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Starring: Melvyn Douglas, Patricia Gozzi, Dean Stockwell, Gunnel Lindblom
Directed By: John Guillermin
Composed By: Georges Delerue
What they say: A young girl’s lonely isolation under the watchful eye of her stern and bitter father is abruptly shattered by
the arrival of a seductive fugitive from the law.
What I say: Rapture is a film that is hard to forget. It has not been seen much (if at all) over the last few years, yet people that have seen it clamor to see it again. It’s not hard to see why. The film, a haunting coming of age story, is filmed in beautiful black and white cinemascope. If you have foolish friends like me (*cough*OMAR*cough) who are silly enough to ask “What could hi-def possibly do for an old black and white movie?” this is the one to show them. Despite being over forty years old, it looks like it could have been filmed yesterday. The attention to fine detail is amazing. The rich blacks contrast very well against the gray and white tones.
The film its self takes an uncompromising look at the struggle of growing from child to adult. At times the film can come off a bit creepy, as Joseph (Dean Stockwell) enters into an adult relationship with 15-year old Agnes (the incredible Patricia Gozzi). He is considerably older than her, but that gives power and weight to the film as it was not afraid to tackle this subject even back then.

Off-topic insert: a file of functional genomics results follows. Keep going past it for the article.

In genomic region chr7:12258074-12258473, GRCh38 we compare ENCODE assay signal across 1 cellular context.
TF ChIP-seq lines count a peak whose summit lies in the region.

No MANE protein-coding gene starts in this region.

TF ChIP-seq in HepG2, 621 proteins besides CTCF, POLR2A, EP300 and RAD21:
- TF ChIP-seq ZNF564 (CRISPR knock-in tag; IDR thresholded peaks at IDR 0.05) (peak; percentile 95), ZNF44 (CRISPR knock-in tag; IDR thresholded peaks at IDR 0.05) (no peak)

Agnes cycles through love, anger, loneliness, pain and back again and she is magnificent in this role. Not to slight the other actors, but young Ms. Gozzi definitely steals the show in one of her few performances.
Also of note is the beautiful but haunting score by George Delerue. It is practically a character in the film, being as it does so much to set the mood. The score is available on the disc as an isolated track, and that is quite welcome.
Each Twilight Time release is limited to 3000 copies then they are gone! They are also exclusively offered by screenarchives.com. You can order this incredible disc here.